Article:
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Note: this is a copy of the letter sent from IDG to PC Magazine, who have told Aardvark that they probably won't be publishing it.

To: Keith Newman, Editor, PC Magazine New Zealand

From: Martin Taylor, Publisher, New Zealand PC World


In her column (April 1997), Vicki Bland complains about alleged unfair treatment of PC Magazine by PC Direct and wonders whether her "gripe could be considered `sour grapes'...".

Well, `inane, frustrated drivel' would be closer to the mark and I am astounded you would let your reporter so publicly lay bare your magazine's problems.

I say this because media that have trouble getting their share of important stories usually suffer from one, or both, of two problems: either they have deficient editorial staff or they are simply viewed as a bit player and are ignored-or fed minor snippets-by many major story sources.

Publications caught in this position are often tempted to blame their problems on some conspiracy theory. A very popular one is that the rival media organisation has been "bought" by certain advertisers. This is especially tempting if the accusing publication is also having trouble securing advertising. It's an easy explanation for that problem too and it spares them from any painful self-analysis (though not, as we've seen graphically in Bland's column, from self-pity).

Ironically, it's the struggling publication that is more likely to compromise its editorial standards. The market leader is far better equipped to lose advertisers without impacting its survival. And it knows that advertisers, above all, buy influential readers and influential readers don't buy shonky editorial.

PC Magazine's practice of selling ads with its "Editors Choice" logo on them_to appear in the very same issue as the review!_would have to count as a more ethically-suspect practice than any of the dubious practices you allege of PC World. We hope the advertisers were not first given the "choice" of whether or not they would like to win the award.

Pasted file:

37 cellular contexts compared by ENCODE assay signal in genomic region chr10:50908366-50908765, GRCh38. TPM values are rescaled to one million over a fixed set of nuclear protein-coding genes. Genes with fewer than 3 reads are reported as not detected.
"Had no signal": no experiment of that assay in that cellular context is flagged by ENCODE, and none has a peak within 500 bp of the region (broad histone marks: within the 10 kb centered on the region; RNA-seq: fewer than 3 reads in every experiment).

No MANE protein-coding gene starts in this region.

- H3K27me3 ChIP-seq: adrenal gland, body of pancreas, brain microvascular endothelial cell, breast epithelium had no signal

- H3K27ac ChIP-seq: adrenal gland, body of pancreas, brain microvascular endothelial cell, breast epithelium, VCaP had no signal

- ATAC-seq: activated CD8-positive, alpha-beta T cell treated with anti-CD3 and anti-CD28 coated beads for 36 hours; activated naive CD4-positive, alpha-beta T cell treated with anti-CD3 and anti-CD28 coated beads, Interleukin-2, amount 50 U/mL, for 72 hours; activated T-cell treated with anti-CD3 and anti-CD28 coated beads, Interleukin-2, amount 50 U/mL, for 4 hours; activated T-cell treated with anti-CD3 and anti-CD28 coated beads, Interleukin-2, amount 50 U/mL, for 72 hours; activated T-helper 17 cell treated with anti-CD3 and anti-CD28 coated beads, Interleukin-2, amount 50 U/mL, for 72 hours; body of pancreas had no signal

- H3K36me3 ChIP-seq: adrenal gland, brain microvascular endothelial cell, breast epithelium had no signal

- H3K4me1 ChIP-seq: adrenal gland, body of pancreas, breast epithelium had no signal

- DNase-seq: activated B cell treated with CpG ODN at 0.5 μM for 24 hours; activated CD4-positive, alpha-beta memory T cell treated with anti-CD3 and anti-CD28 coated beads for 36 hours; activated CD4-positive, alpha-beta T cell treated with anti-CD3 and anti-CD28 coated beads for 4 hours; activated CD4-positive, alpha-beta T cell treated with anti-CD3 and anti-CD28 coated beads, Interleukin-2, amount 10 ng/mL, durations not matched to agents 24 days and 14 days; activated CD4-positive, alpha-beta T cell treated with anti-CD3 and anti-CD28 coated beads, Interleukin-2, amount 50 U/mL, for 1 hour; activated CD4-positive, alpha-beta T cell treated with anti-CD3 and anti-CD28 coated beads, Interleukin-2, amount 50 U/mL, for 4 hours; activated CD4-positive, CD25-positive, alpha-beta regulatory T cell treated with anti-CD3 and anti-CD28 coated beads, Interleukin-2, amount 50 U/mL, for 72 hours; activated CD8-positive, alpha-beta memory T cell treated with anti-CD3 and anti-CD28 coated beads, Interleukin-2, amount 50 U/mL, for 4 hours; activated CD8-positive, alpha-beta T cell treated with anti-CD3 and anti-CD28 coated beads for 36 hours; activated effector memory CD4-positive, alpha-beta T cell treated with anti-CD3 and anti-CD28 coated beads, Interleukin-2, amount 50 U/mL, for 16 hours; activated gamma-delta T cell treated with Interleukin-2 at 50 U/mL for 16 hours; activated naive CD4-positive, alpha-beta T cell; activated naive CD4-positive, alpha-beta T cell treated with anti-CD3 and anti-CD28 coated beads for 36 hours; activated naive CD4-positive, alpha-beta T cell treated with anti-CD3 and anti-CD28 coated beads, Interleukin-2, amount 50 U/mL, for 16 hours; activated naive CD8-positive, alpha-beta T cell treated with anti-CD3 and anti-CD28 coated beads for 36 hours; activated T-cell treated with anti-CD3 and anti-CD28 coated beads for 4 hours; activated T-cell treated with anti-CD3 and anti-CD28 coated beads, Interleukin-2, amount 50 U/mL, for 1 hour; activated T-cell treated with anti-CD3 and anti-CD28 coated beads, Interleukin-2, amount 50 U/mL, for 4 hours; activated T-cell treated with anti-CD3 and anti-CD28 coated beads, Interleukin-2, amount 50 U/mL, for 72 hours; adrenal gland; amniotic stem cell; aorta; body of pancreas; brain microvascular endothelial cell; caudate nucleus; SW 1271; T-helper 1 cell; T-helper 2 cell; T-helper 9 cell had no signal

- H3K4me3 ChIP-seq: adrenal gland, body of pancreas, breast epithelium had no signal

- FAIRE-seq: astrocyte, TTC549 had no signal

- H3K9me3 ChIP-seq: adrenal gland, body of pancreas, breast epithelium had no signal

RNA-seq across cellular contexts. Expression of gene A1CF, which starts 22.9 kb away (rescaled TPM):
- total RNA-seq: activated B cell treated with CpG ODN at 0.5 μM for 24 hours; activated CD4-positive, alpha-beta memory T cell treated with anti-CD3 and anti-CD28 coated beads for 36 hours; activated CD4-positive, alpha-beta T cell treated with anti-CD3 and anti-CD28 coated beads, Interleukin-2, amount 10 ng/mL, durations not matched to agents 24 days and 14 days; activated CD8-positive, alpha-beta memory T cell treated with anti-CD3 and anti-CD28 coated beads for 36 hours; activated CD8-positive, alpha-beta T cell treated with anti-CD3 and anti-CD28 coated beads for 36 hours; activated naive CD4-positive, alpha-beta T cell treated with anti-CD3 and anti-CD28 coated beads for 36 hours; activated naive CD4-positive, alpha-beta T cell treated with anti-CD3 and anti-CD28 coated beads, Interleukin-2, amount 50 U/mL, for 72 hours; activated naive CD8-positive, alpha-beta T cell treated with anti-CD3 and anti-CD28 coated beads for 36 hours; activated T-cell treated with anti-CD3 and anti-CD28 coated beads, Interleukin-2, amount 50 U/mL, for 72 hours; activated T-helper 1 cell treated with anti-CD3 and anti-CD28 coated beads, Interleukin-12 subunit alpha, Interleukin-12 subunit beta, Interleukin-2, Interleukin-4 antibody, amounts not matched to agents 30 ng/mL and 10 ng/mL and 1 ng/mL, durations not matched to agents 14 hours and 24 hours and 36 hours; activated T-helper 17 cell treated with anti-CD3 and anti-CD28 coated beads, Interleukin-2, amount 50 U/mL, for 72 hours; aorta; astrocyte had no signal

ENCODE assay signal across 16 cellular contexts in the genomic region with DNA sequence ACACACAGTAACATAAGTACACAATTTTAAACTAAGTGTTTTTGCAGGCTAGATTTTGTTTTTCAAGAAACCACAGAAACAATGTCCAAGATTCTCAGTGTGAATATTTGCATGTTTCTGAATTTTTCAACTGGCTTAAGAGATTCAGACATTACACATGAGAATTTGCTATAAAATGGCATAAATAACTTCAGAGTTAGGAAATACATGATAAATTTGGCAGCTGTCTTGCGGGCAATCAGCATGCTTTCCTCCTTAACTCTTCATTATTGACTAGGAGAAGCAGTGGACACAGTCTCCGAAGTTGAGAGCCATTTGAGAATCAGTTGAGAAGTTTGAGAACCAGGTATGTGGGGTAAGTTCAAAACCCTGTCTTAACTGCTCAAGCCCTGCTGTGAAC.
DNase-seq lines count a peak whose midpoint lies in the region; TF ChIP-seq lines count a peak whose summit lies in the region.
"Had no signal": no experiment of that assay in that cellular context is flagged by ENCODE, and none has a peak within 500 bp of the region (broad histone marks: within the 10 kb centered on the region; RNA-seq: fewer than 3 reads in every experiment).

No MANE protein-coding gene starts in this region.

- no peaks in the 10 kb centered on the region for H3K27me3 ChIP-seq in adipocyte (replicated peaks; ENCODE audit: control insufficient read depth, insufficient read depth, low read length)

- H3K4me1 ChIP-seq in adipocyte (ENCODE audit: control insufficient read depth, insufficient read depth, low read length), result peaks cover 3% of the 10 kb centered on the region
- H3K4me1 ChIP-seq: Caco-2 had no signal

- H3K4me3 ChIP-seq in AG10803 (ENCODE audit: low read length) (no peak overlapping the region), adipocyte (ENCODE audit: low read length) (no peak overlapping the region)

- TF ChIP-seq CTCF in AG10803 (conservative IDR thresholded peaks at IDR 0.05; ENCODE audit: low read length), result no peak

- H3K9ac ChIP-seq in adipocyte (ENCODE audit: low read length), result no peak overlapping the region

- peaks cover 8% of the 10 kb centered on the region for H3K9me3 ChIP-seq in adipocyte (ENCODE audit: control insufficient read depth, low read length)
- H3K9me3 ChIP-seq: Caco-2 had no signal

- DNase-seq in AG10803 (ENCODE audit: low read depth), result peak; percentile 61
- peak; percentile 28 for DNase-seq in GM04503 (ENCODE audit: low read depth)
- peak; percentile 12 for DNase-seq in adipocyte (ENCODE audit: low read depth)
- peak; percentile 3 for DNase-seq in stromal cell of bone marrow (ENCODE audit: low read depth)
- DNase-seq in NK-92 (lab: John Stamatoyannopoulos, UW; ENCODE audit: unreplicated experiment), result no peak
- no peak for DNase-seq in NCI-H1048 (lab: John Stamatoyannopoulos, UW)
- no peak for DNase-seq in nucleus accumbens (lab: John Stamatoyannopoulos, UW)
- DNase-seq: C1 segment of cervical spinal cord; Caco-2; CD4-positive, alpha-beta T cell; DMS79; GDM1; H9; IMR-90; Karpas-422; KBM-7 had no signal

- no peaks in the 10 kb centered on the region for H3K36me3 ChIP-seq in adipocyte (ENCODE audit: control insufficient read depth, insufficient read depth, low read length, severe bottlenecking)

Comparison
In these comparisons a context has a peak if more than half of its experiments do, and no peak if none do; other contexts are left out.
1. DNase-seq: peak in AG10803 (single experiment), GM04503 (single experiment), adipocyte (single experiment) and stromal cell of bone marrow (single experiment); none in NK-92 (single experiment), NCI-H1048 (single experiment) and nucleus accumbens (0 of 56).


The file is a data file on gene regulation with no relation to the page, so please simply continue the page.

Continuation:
Bland, through her innuendo, invokes these completely false allegations of complicity against her much more successful competitor PC World as her explanation for PC Magazine's embarrassing failure to obtain review computers from PC Direct.

She implies that the only reason PC Direct's computers score well in PC World reviews is that PC Direct somehow "buys" the publication's editorial.

As partial "proof", she points to her own flimsy analysis using the "internationally renowned Ziff-Davis benchmarks". Her benchmark tests apparently put PC Direct's machines in the "average to needs-improvement" category. She then naively wonders why these same PCs can "regularly feature among the top three in PC World's monthly count-downs".

Well, let me explain. PC World's New Zealand Test Centre takes into account that most buyers rate raw performance as only one factor of several in their evaluation. Others include warranty terms, service and support, reliability, price and features. We regularly survey buyers to stay in touch with what's important to them. Raw performance, as PC World's published methodology shows, accounts for only about a fifth of the total score given.

Smart, successful companies like PC Direct, Compaq, IBM and others have understood buyers' wider requirements for years. Perhaps, if you plan to offer sound advice to your readers, your magazine ought to, also.

It's no wonder that some companies with successful business strategies, sound products and good reputations to protect would choose to avoid this kind of sloppy, uninformed journalism.

If you want to cure your magazine's problems, I suggest you replace your Bland bleating with informed, relevant journalism and try to get important.

But, then, who am I to tell you how to make a successful computer magazine.

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